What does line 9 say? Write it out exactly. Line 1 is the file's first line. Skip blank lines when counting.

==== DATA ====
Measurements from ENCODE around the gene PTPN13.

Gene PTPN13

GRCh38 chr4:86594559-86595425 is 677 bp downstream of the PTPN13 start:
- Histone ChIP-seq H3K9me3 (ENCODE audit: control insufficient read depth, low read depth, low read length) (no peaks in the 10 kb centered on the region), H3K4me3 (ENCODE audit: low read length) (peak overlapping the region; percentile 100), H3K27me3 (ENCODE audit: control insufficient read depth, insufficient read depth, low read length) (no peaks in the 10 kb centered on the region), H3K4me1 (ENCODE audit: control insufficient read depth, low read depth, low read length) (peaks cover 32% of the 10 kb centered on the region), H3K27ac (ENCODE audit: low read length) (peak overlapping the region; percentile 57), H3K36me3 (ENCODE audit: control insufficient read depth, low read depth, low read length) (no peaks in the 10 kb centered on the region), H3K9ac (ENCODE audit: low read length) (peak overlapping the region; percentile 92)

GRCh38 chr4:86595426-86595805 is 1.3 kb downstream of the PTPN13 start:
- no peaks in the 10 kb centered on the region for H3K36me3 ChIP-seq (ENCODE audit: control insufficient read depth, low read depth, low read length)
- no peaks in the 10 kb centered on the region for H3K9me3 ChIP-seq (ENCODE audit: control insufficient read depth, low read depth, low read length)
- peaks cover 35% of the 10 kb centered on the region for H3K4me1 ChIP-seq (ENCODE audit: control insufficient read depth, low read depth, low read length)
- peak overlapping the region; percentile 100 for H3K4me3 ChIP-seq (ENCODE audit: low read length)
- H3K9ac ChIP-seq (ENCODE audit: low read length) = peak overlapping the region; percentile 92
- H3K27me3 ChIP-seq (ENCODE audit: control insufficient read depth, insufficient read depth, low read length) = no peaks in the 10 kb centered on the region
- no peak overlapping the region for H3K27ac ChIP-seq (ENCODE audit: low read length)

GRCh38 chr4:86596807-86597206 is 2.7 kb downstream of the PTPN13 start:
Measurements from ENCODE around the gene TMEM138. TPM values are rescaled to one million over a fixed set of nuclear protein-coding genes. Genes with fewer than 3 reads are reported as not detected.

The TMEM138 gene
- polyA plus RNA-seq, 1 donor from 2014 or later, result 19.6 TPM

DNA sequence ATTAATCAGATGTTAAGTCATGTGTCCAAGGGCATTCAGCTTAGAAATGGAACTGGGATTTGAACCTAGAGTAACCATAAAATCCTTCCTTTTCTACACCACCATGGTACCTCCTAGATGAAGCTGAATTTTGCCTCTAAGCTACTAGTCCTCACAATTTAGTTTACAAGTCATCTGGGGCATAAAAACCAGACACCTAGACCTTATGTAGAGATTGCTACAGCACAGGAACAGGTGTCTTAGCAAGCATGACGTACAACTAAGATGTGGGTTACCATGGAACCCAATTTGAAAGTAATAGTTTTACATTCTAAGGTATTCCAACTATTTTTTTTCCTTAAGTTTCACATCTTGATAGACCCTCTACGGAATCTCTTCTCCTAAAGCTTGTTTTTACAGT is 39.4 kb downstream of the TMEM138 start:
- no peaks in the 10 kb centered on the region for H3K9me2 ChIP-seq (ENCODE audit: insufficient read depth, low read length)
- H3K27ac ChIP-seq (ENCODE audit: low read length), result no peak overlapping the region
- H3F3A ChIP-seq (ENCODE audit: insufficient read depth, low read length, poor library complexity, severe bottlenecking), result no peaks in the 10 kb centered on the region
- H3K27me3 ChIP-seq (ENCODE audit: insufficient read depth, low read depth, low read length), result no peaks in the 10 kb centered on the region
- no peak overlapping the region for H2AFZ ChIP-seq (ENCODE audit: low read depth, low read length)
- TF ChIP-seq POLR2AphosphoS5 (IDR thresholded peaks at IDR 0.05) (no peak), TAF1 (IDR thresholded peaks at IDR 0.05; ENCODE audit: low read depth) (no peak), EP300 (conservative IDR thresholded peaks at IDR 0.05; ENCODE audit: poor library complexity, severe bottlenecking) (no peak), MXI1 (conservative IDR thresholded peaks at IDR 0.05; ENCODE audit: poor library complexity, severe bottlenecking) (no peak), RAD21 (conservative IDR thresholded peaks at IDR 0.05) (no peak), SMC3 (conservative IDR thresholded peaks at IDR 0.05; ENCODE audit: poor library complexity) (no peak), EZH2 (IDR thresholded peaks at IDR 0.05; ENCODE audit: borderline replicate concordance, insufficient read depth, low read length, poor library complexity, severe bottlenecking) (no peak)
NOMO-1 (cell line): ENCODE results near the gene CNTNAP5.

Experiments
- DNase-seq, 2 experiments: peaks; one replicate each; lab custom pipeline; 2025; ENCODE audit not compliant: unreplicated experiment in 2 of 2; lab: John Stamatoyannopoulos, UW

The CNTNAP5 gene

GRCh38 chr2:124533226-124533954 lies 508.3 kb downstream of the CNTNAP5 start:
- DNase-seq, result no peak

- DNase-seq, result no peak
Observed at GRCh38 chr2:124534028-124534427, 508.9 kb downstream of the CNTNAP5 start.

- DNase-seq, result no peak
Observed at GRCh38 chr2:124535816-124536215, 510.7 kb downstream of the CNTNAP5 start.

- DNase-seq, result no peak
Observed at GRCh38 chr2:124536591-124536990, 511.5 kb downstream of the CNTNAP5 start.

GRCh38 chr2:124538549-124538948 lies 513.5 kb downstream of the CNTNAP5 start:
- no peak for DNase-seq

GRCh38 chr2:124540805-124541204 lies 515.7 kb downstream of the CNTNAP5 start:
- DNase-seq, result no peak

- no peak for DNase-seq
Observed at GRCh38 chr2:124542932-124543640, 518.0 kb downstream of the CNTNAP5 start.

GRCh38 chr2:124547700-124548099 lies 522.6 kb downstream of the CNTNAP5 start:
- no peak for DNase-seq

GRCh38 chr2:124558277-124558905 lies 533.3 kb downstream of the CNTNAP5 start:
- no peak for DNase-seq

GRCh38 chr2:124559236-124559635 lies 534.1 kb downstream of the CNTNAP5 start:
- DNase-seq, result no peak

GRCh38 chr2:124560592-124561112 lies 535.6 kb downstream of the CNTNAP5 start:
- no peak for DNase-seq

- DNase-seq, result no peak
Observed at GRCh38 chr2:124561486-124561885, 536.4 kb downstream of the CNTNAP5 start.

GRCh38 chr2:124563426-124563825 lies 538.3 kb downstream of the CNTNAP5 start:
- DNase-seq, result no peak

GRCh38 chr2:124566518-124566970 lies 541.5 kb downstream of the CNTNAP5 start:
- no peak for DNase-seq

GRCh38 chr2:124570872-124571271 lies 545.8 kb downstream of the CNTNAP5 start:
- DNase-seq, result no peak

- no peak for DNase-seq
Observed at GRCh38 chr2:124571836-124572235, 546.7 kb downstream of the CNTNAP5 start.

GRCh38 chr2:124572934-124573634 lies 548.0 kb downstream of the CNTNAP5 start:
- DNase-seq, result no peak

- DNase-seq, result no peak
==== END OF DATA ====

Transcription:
- peak overlapping the region; percentile 100 for H3K4me3 ChIP-seq (ENCODE audit: low read length)